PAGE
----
A new survey from Sport England suggests that there are twice as many leisure cyclists in the country than people who use bicycles as a form of transport.
The finding comes from the Active Lives survey, published last week, and which has what in market research terms must be considered a huge sample size.
A whopping 200,000 adults aged 16 or above participated in the survey, which covers the 12 months to mid-November 2016.
The survey replaces the former Active People Survey and, for the first time, includes cycling for travel as well as leisure.
It says that 15 per cent of people cycle for leisure and sport, while 7 per cent cycle as a means of transport (some, of course, will do both).
Men are two and a half times more likely to cycle for travel than women are, at 10 per cent versus 4 per cent.
When it comes to cycling for leisure and sport, however, the gap is narrower, at 19 per cent compared to 11 per cent.
Walking is also included for the first time, and the survey found that women are more likely than men to walk for both leisure (44 per cent versus 38 per cent) and travel (34 per cent versus 30 per cent).
As with any survey, the results need to be treated with some caution. They reflect “the proportion of adults taking part at least twice (at moderate intensity for the equivalent of 30 minutes) in the last 28 days in the broad groupings of activity that make up sport and physical activity.”
So someone who commutes by bike to their work or place of study, for example, would be counted in the same way as someone who, say, hops on their bike once a fortnight for a ride around their local park.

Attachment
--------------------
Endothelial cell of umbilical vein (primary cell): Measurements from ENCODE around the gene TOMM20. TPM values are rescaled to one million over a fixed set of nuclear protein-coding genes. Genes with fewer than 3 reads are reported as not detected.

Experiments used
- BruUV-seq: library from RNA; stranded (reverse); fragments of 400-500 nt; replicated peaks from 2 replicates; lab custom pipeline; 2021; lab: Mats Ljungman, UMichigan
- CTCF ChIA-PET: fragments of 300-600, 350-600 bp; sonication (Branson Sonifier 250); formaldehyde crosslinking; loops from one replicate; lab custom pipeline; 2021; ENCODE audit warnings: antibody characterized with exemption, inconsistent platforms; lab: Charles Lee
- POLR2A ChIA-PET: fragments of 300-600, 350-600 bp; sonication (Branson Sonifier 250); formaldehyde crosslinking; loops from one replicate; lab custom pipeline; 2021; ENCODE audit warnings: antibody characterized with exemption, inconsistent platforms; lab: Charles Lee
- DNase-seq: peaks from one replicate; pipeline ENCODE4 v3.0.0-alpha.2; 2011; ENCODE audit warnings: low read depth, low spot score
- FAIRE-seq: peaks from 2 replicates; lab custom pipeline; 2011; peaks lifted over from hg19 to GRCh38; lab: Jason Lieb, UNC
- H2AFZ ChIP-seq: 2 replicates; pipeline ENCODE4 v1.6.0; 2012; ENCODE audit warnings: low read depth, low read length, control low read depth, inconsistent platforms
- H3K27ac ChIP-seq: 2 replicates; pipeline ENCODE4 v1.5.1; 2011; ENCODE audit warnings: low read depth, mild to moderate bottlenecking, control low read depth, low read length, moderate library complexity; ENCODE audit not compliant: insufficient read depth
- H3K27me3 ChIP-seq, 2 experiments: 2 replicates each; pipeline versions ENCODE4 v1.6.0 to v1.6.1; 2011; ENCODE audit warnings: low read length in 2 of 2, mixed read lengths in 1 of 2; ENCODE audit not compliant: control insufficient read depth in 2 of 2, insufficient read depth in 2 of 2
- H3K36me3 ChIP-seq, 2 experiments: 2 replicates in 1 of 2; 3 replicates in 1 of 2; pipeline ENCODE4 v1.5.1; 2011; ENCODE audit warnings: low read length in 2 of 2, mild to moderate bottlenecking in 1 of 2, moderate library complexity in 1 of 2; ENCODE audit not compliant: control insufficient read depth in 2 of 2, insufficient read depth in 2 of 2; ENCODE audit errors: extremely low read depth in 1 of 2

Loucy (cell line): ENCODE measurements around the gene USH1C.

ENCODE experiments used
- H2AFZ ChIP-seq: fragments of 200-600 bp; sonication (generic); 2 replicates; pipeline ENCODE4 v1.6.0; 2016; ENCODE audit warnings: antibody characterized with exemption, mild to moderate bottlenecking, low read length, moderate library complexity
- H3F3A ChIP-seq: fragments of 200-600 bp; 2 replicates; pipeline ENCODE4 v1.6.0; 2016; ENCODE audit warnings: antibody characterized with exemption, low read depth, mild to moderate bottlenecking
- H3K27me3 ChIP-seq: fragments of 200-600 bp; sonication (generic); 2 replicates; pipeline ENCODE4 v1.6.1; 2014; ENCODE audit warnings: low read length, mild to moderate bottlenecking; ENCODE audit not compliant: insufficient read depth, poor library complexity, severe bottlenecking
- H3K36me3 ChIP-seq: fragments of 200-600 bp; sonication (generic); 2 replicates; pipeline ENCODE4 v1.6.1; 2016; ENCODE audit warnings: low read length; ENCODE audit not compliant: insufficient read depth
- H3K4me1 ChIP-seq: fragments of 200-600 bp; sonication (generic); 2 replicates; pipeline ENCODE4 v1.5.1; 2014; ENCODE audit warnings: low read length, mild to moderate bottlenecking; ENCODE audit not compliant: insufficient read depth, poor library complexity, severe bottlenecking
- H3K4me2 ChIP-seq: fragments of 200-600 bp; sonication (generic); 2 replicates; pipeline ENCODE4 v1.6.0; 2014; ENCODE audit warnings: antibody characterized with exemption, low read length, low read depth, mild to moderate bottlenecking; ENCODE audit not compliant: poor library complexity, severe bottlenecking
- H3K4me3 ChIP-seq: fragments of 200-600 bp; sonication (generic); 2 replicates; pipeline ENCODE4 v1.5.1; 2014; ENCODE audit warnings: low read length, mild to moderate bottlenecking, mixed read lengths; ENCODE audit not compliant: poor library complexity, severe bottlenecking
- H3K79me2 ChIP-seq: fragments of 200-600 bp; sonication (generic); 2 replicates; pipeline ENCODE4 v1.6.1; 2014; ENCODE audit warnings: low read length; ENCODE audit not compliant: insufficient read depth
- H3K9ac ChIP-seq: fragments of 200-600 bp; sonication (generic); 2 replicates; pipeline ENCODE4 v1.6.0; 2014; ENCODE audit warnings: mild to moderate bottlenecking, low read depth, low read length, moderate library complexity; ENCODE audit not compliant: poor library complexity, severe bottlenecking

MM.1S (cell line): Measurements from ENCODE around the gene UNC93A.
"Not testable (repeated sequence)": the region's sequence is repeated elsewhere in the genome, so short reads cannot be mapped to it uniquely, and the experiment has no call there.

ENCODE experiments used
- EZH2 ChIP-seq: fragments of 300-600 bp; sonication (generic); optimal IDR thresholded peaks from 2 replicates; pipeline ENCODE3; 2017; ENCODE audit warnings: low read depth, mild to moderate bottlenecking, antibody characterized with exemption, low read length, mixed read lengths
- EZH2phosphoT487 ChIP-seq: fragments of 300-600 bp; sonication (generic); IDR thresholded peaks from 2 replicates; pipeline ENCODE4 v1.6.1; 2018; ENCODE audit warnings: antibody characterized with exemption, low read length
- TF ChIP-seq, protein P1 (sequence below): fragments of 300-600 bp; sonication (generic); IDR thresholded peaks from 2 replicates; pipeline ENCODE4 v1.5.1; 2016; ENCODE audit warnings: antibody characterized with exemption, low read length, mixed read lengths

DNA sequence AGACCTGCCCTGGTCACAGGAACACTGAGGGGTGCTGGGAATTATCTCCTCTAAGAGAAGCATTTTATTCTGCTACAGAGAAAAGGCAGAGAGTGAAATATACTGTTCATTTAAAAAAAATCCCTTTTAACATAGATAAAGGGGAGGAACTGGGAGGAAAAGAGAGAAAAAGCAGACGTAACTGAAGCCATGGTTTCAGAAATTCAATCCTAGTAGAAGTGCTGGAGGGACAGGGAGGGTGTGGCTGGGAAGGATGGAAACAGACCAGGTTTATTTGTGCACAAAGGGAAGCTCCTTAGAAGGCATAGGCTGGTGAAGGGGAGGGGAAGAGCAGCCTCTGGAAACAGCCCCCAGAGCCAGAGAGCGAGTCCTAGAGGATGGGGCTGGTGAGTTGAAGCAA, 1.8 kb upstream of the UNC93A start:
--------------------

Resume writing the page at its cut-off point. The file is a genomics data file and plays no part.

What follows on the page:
One in four people in England (25.7 per cent) do 30 minutes’ physical activity a week or less, including walking, while a further 13.7 per cent are described as “fairly active” but fail to reach 150 minutes’ activity.
The remaining 60.7 per cent are active for 150 minutes or more each week, in line with the recommendation of the government’s chief medical officer.
The Active Lives survey is an ongoing project, with the next wave of results due to be released in September.
Simon joined road.cc as news editor in 2009 and is now the site’s community editor, acting as a link between the team producing the content and our readers. A law and languages graduate, published translator and former retail analyst, he has reported on issues as diverse as cycling-related court cases, anti-doping investigations, the latest developments in the bike industry and the sport’s biggest races. Now back in London full-time after 15 years living in Oxford and Cambridge, he loves cycling along the Thames but misses having his former riding buddy, Elodie the miniature schnauzer, in the basket in front of him.